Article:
The tool the robot uses bring up many questions.  The basic question is, which tool is the “best” for the job.  The decision of what is best becomes a combination of expense, time, and accuracy.  This is in relationship to the material to be cut, and in the case of something like wood, the most common option is the router bit.  This brings me to the convergence between a traditional art background and digital fabrication within architecture.  As a sculptor, I use clay in more that 75% of my work.  Clay allows for an extremely malleable material than can be adjusted for rigidity.  So when I use clay, as well as the tools, I think to myself, there is not way a router bit could create this.  There are various sizes of router bits, and with infinite time and money a small enough bit could be used, but it still would be unable to accomplish certain things.  Within a more realistic approach, trying to recreate something done with a clay tool with a router bit would leave a different texture/pattern.  This requires post-work to resolve, meaning more hand labor.  This texture becomes an issue of not having the right process, so more work needs to be done to resolve it.  Another issue is with undercuts.  With multiple axis robots we can begin to create some undercuts, but mostly at a large scale.  All of this culminates to the use of the same tools a sculptor uses.  As Sculptor and Professor Louis Marinaro once told me, why change the tools if it worked for hundreds of years.  This philosophy made me question, why doesn’t the robot, with so many axis it can imitate my arm, use the same tools I do.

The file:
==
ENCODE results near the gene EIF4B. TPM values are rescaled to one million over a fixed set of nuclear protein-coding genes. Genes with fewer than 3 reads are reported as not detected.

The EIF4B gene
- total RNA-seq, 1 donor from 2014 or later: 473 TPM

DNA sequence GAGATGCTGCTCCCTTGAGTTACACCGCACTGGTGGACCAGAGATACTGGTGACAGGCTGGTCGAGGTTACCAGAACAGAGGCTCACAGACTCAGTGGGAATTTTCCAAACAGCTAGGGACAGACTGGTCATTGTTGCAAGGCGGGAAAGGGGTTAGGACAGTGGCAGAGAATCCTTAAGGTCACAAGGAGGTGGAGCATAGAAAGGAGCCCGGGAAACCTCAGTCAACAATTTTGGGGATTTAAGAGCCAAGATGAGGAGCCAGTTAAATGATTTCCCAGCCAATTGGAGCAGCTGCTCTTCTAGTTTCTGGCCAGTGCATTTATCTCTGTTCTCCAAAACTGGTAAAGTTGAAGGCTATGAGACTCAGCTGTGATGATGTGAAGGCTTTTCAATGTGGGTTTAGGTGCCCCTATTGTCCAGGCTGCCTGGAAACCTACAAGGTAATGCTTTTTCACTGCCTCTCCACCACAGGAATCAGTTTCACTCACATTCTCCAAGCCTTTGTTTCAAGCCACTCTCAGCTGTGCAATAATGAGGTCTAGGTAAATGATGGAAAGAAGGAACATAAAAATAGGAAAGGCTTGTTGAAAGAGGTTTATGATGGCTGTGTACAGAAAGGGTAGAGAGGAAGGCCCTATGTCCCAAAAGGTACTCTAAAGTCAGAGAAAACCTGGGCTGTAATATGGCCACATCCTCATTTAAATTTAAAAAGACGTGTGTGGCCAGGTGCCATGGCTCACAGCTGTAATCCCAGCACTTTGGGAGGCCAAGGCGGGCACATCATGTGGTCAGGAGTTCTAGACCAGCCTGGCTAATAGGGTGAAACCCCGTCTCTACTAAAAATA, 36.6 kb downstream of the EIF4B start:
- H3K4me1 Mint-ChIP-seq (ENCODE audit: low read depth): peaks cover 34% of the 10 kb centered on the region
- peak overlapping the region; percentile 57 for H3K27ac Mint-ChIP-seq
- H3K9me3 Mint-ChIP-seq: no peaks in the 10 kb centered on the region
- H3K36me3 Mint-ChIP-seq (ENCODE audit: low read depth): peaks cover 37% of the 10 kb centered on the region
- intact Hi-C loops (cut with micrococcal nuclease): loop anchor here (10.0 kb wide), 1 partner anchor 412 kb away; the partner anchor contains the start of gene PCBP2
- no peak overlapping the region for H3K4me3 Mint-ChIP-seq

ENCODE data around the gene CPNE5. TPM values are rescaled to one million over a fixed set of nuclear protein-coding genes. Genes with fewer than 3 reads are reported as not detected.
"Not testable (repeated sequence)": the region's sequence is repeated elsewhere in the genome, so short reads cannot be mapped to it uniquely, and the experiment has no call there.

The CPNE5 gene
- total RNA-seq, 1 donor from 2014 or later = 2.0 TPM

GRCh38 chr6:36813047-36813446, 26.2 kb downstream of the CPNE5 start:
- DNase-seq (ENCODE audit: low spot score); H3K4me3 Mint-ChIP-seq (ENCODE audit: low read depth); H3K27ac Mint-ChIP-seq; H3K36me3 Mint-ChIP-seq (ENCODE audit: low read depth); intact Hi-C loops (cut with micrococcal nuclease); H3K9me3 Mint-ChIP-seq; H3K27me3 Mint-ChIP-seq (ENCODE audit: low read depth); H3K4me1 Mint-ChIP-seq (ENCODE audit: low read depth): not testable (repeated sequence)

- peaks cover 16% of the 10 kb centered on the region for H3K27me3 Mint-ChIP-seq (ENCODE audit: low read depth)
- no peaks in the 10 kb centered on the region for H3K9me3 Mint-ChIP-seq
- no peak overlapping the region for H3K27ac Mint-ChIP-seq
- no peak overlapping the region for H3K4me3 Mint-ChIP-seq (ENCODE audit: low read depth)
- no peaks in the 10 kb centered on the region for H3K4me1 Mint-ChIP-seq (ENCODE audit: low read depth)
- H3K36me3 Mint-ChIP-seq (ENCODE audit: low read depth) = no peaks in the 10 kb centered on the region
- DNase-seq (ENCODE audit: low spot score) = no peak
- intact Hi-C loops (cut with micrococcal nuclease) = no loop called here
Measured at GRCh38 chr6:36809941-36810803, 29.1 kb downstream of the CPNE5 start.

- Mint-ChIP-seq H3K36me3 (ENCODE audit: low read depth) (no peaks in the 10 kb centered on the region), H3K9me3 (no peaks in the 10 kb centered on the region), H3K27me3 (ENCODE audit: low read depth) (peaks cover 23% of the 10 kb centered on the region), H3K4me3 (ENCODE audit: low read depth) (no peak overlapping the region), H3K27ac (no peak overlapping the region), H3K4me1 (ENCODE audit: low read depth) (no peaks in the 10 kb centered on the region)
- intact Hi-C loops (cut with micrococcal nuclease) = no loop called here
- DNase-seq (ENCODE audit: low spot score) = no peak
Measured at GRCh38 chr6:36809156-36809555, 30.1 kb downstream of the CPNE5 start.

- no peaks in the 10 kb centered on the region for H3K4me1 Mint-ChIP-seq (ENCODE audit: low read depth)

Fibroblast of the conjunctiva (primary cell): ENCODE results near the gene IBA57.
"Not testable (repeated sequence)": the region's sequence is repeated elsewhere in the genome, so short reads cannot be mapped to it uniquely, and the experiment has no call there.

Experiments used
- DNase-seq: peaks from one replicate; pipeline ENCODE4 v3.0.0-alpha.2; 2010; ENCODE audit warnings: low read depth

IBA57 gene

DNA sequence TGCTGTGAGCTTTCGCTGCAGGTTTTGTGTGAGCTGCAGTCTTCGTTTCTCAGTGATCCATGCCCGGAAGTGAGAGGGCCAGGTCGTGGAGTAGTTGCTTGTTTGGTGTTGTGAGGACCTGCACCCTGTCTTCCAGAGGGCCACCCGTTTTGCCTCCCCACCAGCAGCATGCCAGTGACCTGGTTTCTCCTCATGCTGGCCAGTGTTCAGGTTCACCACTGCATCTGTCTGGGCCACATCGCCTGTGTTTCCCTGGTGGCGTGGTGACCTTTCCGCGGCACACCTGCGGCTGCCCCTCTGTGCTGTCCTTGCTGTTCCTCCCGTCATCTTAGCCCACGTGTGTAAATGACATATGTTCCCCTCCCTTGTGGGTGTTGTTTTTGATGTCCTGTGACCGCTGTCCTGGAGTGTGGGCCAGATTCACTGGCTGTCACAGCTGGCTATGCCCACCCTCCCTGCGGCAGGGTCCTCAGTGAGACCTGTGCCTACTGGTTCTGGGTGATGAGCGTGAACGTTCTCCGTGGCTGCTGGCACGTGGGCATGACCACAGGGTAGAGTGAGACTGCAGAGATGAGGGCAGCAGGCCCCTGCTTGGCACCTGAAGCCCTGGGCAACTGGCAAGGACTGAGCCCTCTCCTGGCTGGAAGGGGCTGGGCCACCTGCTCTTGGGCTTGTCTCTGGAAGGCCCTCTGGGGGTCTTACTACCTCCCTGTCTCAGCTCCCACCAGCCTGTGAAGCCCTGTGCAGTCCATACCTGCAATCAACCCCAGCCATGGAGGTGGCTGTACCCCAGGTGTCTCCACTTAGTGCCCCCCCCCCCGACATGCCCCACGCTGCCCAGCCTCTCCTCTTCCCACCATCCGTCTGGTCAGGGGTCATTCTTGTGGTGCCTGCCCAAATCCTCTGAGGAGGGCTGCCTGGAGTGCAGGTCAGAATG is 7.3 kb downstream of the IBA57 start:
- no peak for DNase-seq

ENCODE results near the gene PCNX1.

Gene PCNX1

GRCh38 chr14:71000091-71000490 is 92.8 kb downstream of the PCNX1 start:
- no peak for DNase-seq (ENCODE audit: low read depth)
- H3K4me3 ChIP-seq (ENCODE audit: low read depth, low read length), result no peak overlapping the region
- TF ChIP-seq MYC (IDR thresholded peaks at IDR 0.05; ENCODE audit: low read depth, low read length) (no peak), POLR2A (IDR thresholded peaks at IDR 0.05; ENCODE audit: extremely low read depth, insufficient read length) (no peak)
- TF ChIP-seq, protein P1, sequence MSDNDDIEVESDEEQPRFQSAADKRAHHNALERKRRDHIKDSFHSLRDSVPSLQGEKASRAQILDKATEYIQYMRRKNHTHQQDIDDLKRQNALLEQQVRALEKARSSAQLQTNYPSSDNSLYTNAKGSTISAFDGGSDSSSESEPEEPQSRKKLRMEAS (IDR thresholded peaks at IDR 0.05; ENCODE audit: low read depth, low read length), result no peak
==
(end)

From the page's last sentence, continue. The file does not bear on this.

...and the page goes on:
At the beginning of the fall semester our MSDT program was split into two groups for research.  A week of conversation as to who wanted to do what led to me working with Jason Prasad at Electronic Delectables and Sonia Tereszczenko at Digital Undertaking.  With Jason from Engineering, Sonia from Architecture, and Me from Art, we formed a true multidisciplinary team.  After discussing our interests and proposing ideas we decided on creating sculpture tools for the robot.  While our initial plan was to start with clay as a practice run for other tools, we have worked our way deeper into the clay research.  While I have previously wanted to do clay sculpting with the robot, it was not until our group conversation with our professor Wes Mcgee, that my thoughts on clay sculpting with the robot and being able to make molds of it, became making final products on the clay.  Right away I thought of fiberglass as a method for final production.  This was probably because two years ago I used clay as a base material on a motorcycle panel and created fiberglass shells off of it.  Unfortunately, that project was terminated due to me losing the motorcycle 🙁 .  Before I get any further into the project, I will leave you with some photos of the test run, which worked pretty well.  After making our own clay, we constructed a box to press the clay into, water jet cut some tools mimicking the ones from sculpture, blocked out an area on the vacuum, and created some toolpaths using MasterCam and the Robot plugin.